The earth’s climate is now changing at a pace faster than at any point in the history of modern civilization. This may be a touchy topic and claim but this has been brought about mostly by human activities. Climate change has resulted in a wide range of impacts across all continents, affecting many sectors of the economy that are expected to grow in the coming decades.
Several studies have been conducted by researchers around the world. Most if not all of these have reported that the Earth’s surface temperature has indeed increased, including in the atmosphere and oceans.
Incidents of high-temperature extremes, heavy precipitation, and reduction in the glaciers and snow cover are steadily increasing in number. Climate change affects human health and well-being through extreme weather events such as wildfires, stronger typhoons, and monsoons, decreased air quality, and increased risk of exposure to diseases (transmitted through insects, food, and water). Climate changes also heavily affect agriculture and are becoming more severe; this will definitely cause a huge disruption in our food security as a species in the near future.
In some regions, prolonged periods of high temperatures are causing droughts and leaving communities with little to no fresh water supply. For coastal communities, the rise in sea level combined with storms increases the chances of erosion, storm surge damage, and flooding. This, in turn, affects infrastructure like roads, railroads, airports, and other facilities.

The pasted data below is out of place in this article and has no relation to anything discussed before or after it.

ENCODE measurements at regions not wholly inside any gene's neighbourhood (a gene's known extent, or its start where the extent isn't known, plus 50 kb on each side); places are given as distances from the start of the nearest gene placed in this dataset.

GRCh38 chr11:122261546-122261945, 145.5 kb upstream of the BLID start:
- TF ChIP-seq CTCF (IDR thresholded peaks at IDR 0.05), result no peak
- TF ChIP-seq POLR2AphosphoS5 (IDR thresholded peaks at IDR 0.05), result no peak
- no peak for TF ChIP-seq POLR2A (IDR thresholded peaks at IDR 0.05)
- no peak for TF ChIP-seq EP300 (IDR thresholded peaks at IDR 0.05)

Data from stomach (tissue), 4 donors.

If you want a vivid picture of how these things all come together, maybe watching the 2004 movie: “The Day After Tomorrow” will give you a clearer picture of the things to expect.
While things may seem too dire, the fortunate thing is that it’s still not too late –if we act collectively and with the utmost urgency in mind. What would happen if we simply embraced the best solutions already available to us to improve our planet and shifted them into the mainstream? The 2019 documentary “2040” addresses practical solutions to environmental concerns in an interesting format.
Save for several world leaders who are still thinking that climate change and global warming is a work of fiction, government agencies and NGOs alike are already working towards a lasting “cure” to climate change.
This is a huge undertaking and no one country can do this on its own. This will require a collective effort from all of us for it to work.
Actionable items like reducing our carbon footprint (which in turn will help ease out the greenhouse effect and helping our planet “breathe”), planting more mangroves (research reports that mangroves trap more carbon content per square meter than a normal tree) and things as simple as making a conscious effort to reduce our reliance on single-use plastics will definitely be a big help in the long run.
A big thank you to OG and Jenny M who help me finalize this article.